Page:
Frank Grillo, Jamie Bell to Star in Indie ‘Donnybrook’
Tim Sutton is writing and directing.
Production starts on Oct. 23 in Cincinnati. Backup Media is fully financing the film. UTA Independent Film Group is representing North American rights.
Adapted from Frank Bill’s 2013 noir novel of the same name, the film follows a man hard up for cash and determined to support his family competes in the Donnybrook, a legendary, bare-knuckle brawl where a $100,000 prize goes to the last man standing.
The film is produced by David Lancaster along with Stephanie Wilcox of Rumble Films, together with Backup Media. This is the third feature in the last two years that the two companies have made together after Fabrice du Welz’s “Message From the King” and Evan Katz’s “Small Crimes.”
Grillo can be seen next in Netflix’s action movie “Wheelman.” Bell was most »
- Justin Kroll
Official Title For Han Solo Spinoff Revealed
Filming has wrapped on the fraught production of Lucasfilm‘s Han Solo spinoff movie, which saw Phil Lord and Chris Miller packing up their things and leave during shooting. Ron Howard came in, bringing a veteran, reassuring hand behind the camera, and a pleasant and engaging social media presence. Now, he’s heading into post-production with one more message.
The director hit Twitter today and revealed the official title of the movie, which is the fairly bland, “Solo: A Star Wars Story“:
Hey #Twitterville we just wrapped production so here's a special message #StarWars pic.twitter.com/8QJqN5BGxr
— Ron Howard (@RealRonHoward) October 17, 2017
It’s simple, effective, dull, and certain to start many memes (or as safesolvent suggested “Yolo: A Star Wars Story,” amirite?).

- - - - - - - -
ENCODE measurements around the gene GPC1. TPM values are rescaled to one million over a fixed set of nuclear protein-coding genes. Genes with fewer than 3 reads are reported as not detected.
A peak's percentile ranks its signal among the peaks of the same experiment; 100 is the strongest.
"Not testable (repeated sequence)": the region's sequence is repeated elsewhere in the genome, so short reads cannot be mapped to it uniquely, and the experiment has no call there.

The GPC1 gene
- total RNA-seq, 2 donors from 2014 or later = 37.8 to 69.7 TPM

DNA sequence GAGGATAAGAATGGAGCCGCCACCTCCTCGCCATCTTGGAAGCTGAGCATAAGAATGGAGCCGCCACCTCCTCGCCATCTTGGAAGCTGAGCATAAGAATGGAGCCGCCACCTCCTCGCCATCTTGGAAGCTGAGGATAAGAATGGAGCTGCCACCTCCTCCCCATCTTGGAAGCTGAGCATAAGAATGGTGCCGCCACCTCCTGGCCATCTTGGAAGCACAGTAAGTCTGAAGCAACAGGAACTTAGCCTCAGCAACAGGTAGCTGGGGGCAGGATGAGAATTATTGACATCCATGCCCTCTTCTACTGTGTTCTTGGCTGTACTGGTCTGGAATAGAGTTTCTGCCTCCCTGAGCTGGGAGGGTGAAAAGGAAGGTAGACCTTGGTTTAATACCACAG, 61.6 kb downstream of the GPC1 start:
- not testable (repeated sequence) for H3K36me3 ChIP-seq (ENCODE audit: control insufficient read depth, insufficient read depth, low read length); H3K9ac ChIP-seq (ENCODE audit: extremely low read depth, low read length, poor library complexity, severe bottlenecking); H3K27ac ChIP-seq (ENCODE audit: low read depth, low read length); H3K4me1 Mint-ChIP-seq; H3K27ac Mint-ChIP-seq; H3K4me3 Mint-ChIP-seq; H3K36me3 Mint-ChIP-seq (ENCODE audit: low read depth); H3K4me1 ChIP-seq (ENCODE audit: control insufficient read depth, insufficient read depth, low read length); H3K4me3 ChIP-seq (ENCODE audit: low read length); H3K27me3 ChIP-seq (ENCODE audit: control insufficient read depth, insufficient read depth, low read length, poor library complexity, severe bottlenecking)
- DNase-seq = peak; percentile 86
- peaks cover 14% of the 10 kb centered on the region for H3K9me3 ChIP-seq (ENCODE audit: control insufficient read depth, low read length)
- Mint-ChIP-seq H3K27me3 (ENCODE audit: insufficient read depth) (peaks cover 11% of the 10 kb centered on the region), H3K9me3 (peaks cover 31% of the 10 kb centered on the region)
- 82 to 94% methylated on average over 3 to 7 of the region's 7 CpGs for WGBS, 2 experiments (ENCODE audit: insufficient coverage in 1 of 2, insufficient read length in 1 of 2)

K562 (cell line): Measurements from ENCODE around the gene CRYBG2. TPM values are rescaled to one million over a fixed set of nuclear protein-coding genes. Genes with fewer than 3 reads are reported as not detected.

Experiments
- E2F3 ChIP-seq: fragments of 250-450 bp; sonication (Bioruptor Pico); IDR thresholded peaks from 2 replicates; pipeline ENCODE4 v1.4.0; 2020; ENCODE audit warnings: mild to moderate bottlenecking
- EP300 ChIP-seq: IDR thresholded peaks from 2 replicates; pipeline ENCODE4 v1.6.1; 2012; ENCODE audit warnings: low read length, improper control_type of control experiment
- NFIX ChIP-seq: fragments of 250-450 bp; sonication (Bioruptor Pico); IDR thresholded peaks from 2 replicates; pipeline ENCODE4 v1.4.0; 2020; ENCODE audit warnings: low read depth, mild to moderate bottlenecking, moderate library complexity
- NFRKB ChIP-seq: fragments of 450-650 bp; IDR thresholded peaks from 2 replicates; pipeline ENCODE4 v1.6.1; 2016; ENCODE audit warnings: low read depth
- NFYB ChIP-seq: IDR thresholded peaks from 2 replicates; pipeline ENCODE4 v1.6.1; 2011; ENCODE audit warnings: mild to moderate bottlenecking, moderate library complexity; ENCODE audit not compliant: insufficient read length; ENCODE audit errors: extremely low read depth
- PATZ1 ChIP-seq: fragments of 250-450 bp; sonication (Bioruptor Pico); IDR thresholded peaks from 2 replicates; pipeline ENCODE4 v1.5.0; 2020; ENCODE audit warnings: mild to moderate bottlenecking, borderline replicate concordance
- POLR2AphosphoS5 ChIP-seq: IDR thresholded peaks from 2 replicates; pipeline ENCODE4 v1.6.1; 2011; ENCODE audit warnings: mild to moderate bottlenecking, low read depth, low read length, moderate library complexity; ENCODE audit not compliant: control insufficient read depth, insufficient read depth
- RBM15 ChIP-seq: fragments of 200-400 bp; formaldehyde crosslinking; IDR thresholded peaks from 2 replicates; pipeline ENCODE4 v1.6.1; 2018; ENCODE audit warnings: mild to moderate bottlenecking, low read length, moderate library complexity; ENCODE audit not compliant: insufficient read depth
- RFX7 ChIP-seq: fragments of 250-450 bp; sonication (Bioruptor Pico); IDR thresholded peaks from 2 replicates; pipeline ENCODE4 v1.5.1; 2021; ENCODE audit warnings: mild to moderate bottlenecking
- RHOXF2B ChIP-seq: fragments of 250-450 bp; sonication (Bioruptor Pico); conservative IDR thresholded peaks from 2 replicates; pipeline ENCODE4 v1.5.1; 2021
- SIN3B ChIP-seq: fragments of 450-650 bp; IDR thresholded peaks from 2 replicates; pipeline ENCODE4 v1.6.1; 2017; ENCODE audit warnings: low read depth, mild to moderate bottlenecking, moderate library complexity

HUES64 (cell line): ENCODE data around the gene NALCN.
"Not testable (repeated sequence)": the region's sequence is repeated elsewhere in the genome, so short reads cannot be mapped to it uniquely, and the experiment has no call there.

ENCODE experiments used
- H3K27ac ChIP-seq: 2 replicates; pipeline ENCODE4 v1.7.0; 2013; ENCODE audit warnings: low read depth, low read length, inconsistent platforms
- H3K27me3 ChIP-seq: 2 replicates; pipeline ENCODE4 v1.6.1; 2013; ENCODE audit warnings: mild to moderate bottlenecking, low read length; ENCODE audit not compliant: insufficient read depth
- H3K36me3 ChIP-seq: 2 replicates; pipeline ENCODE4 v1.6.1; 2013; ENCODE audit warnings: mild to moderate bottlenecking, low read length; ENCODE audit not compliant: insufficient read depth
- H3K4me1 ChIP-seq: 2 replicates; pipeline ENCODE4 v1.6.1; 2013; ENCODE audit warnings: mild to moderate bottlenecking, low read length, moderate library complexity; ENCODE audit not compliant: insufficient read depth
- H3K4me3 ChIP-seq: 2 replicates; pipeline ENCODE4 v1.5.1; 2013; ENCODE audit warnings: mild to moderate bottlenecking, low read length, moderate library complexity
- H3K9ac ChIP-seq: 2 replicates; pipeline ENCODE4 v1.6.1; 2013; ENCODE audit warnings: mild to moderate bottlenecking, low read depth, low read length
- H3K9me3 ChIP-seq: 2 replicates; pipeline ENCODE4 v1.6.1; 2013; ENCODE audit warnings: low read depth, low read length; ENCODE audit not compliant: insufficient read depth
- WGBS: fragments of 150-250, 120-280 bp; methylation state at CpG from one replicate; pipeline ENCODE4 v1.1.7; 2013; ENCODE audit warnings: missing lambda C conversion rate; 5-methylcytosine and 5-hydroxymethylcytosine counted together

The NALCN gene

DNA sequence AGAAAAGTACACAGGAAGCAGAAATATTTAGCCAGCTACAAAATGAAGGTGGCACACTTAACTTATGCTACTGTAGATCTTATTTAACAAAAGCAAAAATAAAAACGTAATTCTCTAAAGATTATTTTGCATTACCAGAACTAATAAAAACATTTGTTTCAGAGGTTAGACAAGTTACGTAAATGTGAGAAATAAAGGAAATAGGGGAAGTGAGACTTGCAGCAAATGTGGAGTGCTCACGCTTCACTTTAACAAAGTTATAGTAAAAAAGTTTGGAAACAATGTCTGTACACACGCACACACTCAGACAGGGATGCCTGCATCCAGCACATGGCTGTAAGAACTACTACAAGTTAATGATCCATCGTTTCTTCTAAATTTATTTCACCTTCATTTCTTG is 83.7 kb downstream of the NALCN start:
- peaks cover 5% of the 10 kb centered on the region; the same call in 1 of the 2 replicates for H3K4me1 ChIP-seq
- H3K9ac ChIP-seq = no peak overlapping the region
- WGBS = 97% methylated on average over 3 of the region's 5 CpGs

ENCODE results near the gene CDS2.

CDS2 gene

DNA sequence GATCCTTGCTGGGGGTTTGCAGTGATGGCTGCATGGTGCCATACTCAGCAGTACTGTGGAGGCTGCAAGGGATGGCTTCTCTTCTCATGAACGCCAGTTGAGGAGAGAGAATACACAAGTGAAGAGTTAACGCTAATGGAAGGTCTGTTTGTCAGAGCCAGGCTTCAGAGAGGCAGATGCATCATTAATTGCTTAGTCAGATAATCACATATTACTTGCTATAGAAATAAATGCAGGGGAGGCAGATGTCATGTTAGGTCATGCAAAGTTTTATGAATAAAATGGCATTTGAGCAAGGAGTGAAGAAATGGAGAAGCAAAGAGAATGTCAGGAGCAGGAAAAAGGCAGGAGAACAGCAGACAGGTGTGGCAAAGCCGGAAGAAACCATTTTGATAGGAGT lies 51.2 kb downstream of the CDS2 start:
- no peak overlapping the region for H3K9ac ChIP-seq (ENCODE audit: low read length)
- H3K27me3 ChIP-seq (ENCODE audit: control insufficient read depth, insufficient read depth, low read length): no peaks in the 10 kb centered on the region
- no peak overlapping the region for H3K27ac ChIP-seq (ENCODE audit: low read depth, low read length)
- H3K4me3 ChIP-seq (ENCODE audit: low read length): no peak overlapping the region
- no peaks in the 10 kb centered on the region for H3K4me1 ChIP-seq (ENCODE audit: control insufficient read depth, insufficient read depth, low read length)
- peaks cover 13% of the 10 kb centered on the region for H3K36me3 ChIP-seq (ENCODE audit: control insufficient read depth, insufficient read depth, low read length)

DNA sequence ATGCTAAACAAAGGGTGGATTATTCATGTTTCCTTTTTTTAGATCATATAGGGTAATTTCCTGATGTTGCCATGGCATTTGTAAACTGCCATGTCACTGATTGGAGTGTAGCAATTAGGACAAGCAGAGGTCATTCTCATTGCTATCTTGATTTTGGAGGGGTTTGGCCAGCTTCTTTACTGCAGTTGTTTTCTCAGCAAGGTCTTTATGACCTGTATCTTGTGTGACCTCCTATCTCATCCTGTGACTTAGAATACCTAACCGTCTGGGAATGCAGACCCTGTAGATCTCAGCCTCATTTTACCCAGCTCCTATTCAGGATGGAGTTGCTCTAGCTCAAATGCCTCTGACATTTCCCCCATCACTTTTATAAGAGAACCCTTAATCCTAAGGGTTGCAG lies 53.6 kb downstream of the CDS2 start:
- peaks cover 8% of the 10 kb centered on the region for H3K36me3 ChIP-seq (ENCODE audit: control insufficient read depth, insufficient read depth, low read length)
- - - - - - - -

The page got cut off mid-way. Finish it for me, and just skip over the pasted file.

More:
Continue reading Official Title For Han Solo Spinoff Revealed at The Playlist. »
- Kevin Jagernauth
Hilary Swank to Star in Sci-Fi Thriller ‘I Am Mother’ (Exclusive)
Rugaard portrays the first of a new generation of humans raised by “Mother” – a kindly robot designed to repopulate the earth following the extinction of mankind. But their unique bond is threatened when a blood-drenched woman (played by Swank) inexplicably arrives, calling into question everything she’s been told about the outside world.
The movie is »
- Dave McNary
Nora Johnson, Writer of ‘The World of Henry Orient,’ Dies at 84
Her daughter, Marion Siwek, said she died of natural causes.
Johnson based the story on her novel about two schoolgirls who have a crush on a concert pianist, informed by her experiences at private school in New York. Peter Sellers played the pianist; the film also starred Angela Lansbury and Paula Prentiss. It also became a Broadway musical, “Henry, Sweet Henry.”
Her memoirs about her father and growing up in show business included “Flashback,” “You Can Go Home Again” and “Coast to Coast,” a memoir of her childhood shuttling between her journalist mother in New York and her Hollywood-based father. Nunnally Johnson was the writer and director of films including “The Three Faces of Eve” and “The Man in the Gray Flannel Suit” and screenwriter of “The Dirty Dozen.”
Her 1959 essay »
- Pat Saperstein
Lumière Festival: Le CiNéMa Club’s CEO Marie-Louise Khondji on Financing a Free VOD Player and Online Collection Curation
Lyon – In town for a panel on VOD and streaming platforms at this year’s Lumière Festival is Le CiNéMa Club, a web-based VOD platform for classic and under-represented films.
A VOD platform at a festival is not necessarily anything to write home about, but this site is rare , particularly when it comes to its cost – a royal $0 annually.
Le CiNéMa Club is a curated streaming platform which uploads one film a week each week, and takes it down the next. Each film streamed can be watched at anytime, from nearly anywhere on the planet with a WiFi signal.
The screened films feature articles with extensive background information on the film and its director. The selected films vary in genre, length and format, but frequently showcase new filmmakers or less-known works from established directors. Typically short films are showcased, but in the past the site has also streamed documentaries, features and on occasion experimental cinema.
Another feature »
- Jamie Lang
Lumière Festival: France’s UniversCine Offers Much More than Standard Streaming and Disc-in-a-box DVDs
Lyon — In 2015, vinyl sales went up 53% to hit a 25-year-high, whatever the low base, while this year physical book sales have overtaken digital. In the world of film, there are still plenty of people who want physical copies of their content, especially if it’s packaged the right way. France’s UniversCine has come up with a new way of satisfying that sector of the market, while continuing to cash in on digital.